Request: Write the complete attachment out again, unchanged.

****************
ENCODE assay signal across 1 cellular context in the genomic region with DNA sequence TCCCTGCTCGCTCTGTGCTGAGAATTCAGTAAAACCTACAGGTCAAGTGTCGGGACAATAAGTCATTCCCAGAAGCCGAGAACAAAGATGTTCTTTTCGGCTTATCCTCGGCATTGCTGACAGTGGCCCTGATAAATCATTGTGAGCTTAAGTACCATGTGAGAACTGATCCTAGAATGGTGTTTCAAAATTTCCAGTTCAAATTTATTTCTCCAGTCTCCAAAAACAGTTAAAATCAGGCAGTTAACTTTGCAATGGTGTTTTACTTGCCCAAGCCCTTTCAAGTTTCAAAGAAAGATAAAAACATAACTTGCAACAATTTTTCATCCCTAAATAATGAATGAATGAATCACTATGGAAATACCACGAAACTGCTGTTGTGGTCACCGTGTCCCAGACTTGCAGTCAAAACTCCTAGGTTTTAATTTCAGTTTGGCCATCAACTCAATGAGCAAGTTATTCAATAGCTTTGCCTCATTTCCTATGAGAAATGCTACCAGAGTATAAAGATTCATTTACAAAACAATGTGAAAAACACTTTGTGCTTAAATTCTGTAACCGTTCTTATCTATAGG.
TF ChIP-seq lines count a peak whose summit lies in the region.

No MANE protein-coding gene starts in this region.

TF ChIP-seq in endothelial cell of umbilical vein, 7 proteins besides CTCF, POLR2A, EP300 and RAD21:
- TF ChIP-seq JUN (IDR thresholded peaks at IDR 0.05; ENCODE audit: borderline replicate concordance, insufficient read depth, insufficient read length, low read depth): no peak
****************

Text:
ENCODE assay signal across 1 cellular context in the genomic region with DNA sequence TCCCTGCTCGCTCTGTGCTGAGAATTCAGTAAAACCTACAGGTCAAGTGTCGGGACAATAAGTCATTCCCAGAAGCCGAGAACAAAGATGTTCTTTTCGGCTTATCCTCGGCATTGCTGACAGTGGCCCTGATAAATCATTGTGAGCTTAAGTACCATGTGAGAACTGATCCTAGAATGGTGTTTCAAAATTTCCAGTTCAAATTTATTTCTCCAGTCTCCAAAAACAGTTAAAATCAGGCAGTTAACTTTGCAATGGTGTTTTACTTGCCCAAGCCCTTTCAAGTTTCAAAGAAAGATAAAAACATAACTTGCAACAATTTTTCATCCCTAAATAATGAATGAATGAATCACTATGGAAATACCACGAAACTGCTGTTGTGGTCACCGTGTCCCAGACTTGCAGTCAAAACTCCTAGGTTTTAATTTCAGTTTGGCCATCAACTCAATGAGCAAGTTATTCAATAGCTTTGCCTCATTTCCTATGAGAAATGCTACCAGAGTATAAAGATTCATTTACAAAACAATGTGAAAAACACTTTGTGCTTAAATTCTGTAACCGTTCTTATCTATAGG.
TF ChIP-seq lines count a peak whose summit lies in the region.

No MANE protein-coding gene starts in this region.

TF ChIP-seq in endothelial cell of umbilical vein, 7 proteins besides CTCF, POLR2A, EP300 and RAD21:
- TF ChIP-seq JUN (IDR thresholded peaks at IDR 0.05; ENCODE audit: borderline replicate concordance, insufficient read depth, insufficient read length, low read depth): no peak